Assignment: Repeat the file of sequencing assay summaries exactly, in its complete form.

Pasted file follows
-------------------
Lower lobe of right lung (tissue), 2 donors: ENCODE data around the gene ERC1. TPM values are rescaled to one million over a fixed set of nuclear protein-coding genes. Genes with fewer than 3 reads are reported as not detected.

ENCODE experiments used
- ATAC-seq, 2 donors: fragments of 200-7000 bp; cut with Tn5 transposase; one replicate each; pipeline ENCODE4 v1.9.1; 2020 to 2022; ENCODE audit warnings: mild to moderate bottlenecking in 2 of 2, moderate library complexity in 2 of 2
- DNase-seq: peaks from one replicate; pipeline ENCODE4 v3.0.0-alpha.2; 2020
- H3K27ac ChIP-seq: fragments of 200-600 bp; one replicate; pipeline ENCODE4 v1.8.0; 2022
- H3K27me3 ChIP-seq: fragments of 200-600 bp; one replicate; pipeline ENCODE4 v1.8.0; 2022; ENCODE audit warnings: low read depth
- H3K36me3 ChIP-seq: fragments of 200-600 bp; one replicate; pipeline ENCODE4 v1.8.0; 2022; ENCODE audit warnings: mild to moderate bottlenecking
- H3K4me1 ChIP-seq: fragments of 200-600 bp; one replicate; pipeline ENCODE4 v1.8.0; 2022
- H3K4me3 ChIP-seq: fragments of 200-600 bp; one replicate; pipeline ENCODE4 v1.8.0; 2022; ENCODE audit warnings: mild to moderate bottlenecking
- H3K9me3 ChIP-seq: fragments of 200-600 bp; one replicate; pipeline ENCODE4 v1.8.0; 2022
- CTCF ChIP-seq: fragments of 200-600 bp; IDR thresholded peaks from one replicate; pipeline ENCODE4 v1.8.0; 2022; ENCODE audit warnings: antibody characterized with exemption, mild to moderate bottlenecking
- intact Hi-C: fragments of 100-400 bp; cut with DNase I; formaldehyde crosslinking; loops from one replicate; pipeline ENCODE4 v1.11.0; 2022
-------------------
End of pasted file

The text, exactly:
Lower lobe of right lung (tissue), 2 donors: ENCODE data around the gene ERC1. TPM values are rescaled to one million over a fixed set of nuclear protein-coding genes. Genes with fewer than 3 reads are reported as not detected.

ENCODE experiments used
- ATAC-seq, 2 donors: fragments of 200-7000 bp; cut with Tn5 transposase; one replicate each; pipeline ENCODE4 v1.9.1; 2020 to 2022; ENCODE audit warnings: mild to moderate bottlenecking in 2 of 2, moderate library complexity in 2 of 2
- DNase-seq: peaks from one replicate; pipeline ENCODE4 v3.0.0-alpha.2; 2020
- H3K27ac ChIP-seq: fragments of 200-600 bp; one replicate; pipeline ENCODE4 v1.8.0; 2022
- H3K27me3 ChIP-seq: fragments of 200-600 bp; one replicate; pipeline ENCODE4 v1.8.0; 2022; ENCODE audit warnings: low read depth
- H3K36me3 ChIP-seq: fragments of 200-600 bp; one replicate; pipeline ENCODE4 v1.8.0; 2022; ENCODE audit warnings: mild to moderate bottlenecking
- H3K4me1 ChIP-seq: fragments of 200-600 bp; one replicate; pipeline ENCODE4 v1.8.0; 2022
- H3K4me3 ChIP-seq: fragments of 200-600 bp; one replicate; pipeline ENCODE4 v1.8.0; 2022; ENCODE audit warnings: mild to moderate bottlenecking
- H3K9me3 ChIP-seq: fragments of 200-600 bp; one replicate; pipeline ENCODE4 v1.8.0; 2022
- CTCF ChIP-seq: fragments of 200-600 bp; IDR thresholded peaks from one replicate; pipeline ENCODE4 v1.8.0; 2022; ENCODE audit warnings: antibody characterized with exemption, mild to moderate bottlenecking
- intact Hi-C: fragments of 100-400 bp; cut with DNase I; formaldehyde crosslinking; loops from one replicate; pipeline ENCODE4 v1.11.0; 2022